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Fact Check: CO2’s Impact on African Rainfall

Fact Check: CO2’s Impact on African Rainfall

“If CO2 was powerful enough to cause too much rain in Africa, why was it not powerful enough to prevent too little rain in Africa?” With a hashtag saying climate is a scam, a tweet shared with us asked

Carbon dioxide (CO2) is a greenhouse gas, which means that it traps heat in the atmosphere. This can lead to global warming. However, carbon dioxide is also essential for life on Earth, according to Science Direct, a database of scientific and medical publications.

According to Oxford University, a research paper published in Nature Climate Change shows that CO2 can have both positive and negative impacts on rainfall, depending on the region and other factors. While it can contribute to more intense rainfall in some areas, it can also lead to decreased rainfall in others. Therefore, while CO2 is a powerful driver of climate change, it is not powerful enough to be the sole determinant of rain patterns in Africa

Each region is impacted differently by increased CO2. In some regions of Africa, including the Horn of Africa, it has been discovered that CO2 emissions are linked to less rainfall while other regions have extreme rainfall, according to data presented in the IPCC’s Sixth Assessment Report

Numerous changes in precipitation patterns, including more frequent and intense extreme rainfall events, longer dry spells, and more frequent droughts, have all been linked to climate change in Africa. However, these changes cannot be attributed solely to CO2, as they are influenced by a complex interplay of factors, including ocean and atmospheric circulation patterns, land use changes, and natural climate variability, according to the United Nations Climate Change.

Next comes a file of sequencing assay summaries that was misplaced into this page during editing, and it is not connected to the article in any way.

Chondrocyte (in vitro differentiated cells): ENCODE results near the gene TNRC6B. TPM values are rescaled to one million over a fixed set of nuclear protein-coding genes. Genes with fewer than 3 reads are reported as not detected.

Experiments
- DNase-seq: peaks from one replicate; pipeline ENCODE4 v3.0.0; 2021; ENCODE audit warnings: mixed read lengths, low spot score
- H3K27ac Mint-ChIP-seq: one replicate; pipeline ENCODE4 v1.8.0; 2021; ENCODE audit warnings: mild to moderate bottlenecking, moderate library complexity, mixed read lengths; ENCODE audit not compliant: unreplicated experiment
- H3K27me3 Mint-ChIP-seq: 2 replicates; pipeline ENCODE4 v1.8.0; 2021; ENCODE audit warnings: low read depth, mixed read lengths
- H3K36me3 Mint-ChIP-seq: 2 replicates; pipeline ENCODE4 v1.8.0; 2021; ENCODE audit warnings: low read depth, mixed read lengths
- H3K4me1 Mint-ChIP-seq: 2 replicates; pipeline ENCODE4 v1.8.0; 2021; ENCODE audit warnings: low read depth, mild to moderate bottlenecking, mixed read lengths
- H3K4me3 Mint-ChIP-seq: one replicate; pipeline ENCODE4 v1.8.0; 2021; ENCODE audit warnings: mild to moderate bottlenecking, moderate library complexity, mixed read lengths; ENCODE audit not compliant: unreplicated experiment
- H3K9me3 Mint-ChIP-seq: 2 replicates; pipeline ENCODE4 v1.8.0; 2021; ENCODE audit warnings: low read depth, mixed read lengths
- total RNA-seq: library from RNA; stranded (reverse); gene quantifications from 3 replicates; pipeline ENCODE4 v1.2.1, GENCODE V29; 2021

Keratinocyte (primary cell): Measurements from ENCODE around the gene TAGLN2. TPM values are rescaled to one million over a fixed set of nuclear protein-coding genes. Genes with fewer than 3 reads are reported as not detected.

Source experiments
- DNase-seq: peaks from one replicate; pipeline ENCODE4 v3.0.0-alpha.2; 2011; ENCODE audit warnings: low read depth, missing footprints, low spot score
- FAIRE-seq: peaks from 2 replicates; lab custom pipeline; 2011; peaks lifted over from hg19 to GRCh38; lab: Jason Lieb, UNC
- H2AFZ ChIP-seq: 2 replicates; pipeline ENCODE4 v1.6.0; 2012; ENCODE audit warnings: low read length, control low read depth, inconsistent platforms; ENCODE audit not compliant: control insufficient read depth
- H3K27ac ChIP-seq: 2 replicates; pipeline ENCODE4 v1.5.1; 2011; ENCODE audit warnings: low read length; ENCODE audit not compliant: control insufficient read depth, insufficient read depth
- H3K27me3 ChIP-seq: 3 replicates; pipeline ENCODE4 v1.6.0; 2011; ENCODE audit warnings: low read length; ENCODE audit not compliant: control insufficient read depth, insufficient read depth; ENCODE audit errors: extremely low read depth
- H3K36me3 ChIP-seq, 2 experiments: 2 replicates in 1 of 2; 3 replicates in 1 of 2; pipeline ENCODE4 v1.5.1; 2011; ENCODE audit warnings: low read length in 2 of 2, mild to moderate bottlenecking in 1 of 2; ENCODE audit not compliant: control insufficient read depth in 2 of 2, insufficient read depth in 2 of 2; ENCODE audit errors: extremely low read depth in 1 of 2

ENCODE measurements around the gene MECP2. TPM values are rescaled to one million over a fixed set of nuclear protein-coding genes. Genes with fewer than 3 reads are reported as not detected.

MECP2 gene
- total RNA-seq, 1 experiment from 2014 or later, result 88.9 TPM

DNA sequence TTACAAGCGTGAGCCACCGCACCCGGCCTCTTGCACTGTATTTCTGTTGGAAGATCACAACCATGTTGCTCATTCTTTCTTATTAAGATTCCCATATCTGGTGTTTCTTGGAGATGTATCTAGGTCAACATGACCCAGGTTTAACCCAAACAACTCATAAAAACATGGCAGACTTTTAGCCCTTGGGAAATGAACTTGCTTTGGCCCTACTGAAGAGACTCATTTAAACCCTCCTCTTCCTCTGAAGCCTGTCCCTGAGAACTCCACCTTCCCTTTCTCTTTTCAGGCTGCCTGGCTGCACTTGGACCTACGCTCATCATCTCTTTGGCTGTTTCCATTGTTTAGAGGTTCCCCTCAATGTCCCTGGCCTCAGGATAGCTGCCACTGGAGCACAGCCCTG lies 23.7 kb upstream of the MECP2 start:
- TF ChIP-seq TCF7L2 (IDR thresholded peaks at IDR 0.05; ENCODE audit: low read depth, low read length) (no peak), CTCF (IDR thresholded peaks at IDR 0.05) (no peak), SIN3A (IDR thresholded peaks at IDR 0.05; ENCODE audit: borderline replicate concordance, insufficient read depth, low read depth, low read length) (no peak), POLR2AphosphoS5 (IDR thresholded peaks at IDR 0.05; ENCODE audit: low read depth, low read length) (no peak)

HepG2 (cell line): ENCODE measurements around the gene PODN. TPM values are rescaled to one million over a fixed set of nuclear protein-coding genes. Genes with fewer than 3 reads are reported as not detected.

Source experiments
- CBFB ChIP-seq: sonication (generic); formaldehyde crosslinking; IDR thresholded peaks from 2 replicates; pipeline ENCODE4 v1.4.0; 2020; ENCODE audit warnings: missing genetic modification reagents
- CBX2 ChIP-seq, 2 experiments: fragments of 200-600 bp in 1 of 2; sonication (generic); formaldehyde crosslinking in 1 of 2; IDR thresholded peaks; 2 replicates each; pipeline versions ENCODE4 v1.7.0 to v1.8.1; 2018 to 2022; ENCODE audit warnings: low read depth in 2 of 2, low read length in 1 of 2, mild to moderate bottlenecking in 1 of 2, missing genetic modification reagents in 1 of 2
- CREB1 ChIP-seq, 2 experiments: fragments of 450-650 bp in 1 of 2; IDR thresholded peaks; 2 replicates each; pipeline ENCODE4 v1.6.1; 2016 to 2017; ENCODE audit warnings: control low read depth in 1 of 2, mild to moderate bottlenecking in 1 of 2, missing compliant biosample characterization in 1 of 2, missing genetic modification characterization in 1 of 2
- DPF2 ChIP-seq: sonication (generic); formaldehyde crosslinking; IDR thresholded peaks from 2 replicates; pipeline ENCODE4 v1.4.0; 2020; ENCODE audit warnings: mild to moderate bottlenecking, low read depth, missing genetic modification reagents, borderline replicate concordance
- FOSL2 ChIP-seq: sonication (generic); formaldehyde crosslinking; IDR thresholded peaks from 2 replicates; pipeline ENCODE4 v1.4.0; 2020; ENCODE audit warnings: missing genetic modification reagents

Therefore, the claim that if CO2 was powerful enough to cause too much rain in Africa, it should also be powerful enough to prevent too little rain in Africa is misleading. CO2 is one of many factors that can influence precipitation patterns, but it is not a direct cause of too much or too little rain in any particular region.

The claim is misleading because it is  based on a misunderstanding of the role of carbon dioxide (CO2) in the climate system. CO2 is a greenhouse gas that traps heat in the Earth’s atmosphere, causing the planet to warm. This warming can lead to changes in precipitation patterns, including both too much and too little rain, depending on the location and other factors.

This fact-check was produced by the Debunk Media Initiative with support from Code for Africa’s PesaCheck, the International Fact-Checking Network, and the African Fact-Checking Alliance network.

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